Wednesday, January 10th, 2018

Burdens of Proof & Restitution Under The MVRA

Yesterday the Second Circuit issued a short opinion concerning the burdens of proof for modifying restitution orders under the Mandatory Victims Restitution Act (MVRA), 18 U.S.C. §§ 3663A & 3664. Specifically, the panel held that the district court acted within its discretion in requiring the defendant to prove that a victim recovered money in civil litigation “for the same loss” caused by the defendant. Id. § 3664(j)(2) (requiring that a restitution order be reduced by the amount of such recoveries). The opinion in United States v. Smathers, No. 16-2394 (Kearse, Cabranes, Wesley) (per curiam) (appeal from Hellerstein, J., SDNY), is available here.

Mr. Smathers, a former AOL employee, was ordered to pay $84,000 in restitution to AOL in connection with his conviction for selling the company’s customer list to be used for spam. Through his attorney, Mr. Smathers requested that the district court determine whether this restitution order should be modified in light of reports that AOL had recovered $95,000 (and a Hummer!) in civil litigation related the sale of the customer list. The district court gave Mr. Smathers permission to file a motion—which was never filed—for “appropriate relief based on affidavits and competent proof.” Slip op. at 4 (quotation marks omitted). Years later, Mr. Smathers moved pro se, and without supporting evidence, for the district court eliminate his restitution obligation in light of AOL’s recoveries as described in his earlier request. The district court denied the motion, concluding that Mr. Smathers failed to show a connection between AOL’s recoveries in the civil judgment and the loss caused by Smathers.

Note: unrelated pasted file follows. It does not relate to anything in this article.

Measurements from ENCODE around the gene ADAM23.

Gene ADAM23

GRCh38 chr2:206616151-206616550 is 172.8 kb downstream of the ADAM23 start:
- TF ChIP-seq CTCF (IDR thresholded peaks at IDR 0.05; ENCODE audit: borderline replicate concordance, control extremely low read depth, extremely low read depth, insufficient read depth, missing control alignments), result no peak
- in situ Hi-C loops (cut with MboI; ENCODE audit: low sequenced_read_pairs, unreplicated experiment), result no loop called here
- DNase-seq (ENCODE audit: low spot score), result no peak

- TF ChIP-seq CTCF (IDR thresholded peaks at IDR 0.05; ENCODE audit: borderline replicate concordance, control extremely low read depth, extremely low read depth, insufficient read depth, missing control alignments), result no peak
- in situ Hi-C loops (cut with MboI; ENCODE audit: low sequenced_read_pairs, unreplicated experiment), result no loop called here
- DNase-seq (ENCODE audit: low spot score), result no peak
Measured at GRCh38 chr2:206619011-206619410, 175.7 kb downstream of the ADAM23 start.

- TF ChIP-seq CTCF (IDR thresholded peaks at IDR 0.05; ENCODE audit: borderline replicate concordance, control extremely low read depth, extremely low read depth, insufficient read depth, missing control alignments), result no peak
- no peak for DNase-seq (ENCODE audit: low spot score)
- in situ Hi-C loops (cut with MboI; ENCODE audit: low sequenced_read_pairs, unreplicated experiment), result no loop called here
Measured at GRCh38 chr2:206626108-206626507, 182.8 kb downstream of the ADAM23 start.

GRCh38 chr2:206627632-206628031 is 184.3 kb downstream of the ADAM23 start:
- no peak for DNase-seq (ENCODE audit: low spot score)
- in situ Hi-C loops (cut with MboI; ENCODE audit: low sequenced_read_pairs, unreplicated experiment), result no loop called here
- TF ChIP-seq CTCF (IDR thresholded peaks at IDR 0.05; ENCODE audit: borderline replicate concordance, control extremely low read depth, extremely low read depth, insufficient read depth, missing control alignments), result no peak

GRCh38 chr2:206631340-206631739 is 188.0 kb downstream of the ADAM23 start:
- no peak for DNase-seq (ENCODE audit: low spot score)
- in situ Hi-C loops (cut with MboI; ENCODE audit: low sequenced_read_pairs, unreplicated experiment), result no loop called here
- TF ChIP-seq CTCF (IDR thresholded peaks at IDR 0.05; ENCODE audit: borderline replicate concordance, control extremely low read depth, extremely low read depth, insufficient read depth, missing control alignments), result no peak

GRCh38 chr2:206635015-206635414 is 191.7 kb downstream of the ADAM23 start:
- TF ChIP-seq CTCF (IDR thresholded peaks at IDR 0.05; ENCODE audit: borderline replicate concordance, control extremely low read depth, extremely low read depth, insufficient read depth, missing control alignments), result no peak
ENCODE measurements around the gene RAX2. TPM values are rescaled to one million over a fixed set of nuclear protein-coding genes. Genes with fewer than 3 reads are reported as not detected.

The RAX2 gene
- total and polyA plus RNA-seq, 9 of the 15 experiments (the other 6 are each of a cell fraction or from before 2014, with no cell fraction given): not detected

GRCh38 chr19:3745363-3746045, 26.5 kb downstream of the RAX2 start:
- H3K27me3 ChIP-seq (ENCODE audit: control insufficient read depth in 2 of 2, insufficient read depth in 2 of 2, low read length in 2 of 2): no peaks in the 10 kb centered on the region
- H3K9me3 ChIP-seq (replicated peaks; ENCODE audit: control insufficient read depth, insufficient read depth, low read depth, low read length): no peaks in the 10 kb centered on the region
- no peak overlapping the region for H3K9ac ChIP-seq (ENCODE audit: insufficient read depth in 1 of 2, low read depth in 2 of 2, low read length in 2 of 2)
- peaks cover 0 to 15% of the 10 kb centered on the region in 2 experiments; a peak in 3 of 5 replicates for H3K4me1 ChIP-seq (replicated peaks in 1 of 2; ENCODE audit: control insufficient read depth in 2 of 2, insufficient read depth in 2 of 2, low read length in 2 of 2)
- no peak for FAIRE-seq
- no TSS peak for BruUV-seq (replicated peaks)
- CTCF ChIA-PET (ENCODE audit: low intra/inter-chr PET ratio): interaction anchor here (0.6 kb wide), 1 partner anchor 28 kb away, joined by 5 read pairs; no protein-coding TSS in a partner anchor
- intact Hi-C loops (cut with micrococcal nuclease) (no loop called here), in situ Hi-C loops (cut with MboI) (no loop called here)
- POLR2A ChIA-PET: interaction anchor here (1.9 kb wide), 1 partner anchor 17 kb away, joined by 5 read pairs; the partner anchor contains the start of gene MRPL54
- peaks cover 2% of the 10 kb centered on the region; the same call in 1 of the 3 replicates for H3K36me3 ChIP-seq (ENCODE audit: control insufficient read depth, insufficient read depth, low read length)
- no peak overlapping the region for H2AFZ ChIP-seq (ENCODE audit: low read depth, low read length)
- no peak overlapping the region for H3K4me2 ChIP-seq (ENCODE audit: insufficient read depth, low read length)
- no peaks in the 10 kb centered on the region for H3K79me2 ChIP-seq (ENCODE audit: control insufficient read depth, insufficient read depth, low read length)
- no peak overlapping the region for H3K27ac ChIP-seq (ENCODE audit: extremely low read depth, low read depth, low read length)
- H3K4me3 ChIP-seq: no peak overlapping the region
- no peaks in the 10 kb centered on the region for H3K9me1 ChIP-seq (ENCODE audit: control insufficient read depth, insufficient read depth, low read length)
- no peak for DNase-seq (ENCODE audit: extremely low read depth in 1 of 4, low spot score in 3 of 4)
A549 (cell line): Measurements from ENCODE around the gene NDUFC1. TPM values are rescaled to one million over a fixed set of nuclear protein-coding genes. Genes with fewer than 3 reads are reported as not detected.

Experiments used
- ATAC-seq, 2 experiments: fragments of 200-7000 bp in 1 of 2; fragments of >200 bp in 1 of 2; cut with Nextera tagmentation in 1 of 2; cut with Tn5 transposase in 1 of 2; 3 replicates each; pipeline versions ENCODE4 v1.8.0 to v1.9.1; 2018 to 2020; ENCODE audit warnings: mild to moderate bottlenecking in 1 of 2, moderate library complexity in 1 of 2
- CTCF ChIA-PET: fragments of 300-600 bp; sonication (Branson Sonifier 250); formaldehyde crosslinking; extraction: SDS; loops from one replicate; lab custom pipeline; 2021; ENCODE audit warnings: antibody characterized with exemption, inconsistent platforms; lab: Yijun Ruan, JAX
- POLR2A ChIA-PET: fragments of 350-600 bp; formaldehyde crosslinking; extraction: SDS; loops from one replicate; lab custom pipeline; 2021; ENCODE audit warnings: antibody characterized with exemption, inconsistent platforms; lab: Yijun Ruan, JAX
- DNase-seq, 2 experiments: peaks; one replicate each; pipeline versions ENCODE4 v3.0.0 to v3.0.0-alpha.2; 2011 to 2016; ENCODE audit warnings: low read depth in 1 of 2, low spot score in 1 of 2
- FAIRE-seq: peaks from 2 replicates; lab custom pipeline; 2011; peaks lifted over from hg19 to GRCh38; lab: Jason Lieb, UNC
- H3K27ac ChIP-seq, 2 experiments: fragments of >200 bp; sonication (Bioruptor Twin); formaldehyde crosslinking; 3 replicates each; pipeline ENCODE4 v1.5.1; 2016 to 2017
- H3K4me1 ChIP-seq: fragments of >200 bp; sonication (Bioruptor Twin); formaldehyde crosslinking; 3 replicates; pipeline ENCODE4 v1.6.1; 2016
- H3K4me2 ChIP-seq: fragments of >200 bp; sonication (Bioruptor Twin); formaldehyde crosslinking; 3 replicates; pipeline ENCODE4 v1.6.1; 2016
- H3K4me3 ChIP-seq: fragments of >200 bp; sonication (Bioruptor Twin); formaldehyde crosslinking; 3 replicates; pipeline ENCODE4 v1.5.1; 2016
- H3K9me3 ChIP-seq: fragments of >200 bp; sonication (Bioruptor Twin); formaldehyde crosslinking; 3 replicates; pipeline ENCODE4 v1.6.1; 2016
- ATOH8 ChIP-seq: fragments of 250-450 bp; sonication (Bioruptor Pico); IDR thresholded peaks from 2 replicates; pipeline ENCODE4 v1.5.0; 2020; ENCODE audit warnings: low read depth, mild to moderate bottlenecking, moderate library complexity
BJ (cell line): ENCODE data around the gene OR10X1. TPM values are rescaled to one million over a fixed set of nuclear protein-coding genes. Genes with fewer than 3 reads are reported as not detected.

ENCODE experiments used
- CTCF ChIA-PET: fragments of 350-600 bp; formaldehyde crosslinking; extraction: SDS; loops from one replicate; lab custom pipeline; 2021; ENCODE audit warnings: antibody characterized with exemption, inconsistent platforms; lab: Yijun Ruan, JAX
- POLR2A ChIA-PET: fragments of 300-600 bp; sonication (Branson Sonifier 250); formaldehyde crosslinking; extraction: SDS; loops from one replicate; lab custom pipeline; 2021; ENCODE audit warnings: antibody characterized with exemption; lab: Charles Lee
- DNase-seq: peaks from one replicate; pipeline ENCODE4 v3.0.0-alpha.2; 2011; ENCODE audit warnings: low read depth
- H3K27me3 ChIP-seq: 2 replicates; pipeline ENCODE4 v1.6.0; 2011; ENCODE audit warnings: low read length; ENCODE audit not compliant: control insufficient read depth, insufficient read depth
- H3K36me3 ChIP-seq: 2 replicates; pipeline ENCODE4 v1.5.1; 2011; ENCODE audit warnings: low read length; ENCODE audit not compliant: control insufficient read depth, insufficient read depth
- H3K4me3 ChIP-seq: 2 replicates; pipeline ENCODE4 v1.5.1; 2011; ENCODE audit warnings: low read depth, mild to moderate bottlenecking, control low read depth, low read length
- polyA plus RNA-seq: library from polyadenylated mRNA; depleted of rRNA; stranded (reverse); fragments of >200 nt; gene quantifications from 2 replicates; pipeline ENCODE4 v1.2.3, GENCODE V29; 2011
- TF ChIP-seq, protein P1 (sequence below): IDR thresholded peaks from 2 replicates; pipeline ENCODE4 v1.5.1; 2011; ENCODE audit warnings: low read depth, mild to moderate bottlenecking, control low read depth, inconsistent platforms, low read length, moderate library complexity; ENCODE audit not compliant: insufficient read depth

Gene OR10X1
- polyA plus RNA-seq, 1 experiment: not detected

The MVRA allocates the burdens of proof for challenging a restitution order in three different ways. First, it requires the government to demonstrate “the amount of loss sustained by a victim.”  18 U.S.C. §§ 3664(e). Second, it requires the defendant to demonstrate his “financial resources . . . and the financial needs of the defendant’s dependents.” Id. Finally, it entrusts the district court to allocate “as justice requires” the burden of “demonstrating such other matters as the court deems appropriate.” Id.

Here, the district court allocated the burden of proof to the defendant for demonstrating that AOL had recovered money in civil litigation for the loss that he caused. The panel concluded that this allocation was not an abuse of discretion (the standard of review for decisions concerning MVRA restitution orders). As a general matter, burdens of proof are properly placed on the party that “has an affirmative goal and presumptive access to proof.” Slip op. at 12. Here, Mr. Smathers had “the strongest incentive to establish that he is entitled to a reduction of his remaining restitution obligation.” Id. at 13. The government “was not a party to the civil litigation” and thus “has no greater access than Smathers to the records in that litigation.” Id. at 13. Accordingly, the district court properly placed on Mr. Smathers the burden of obtaining those records.

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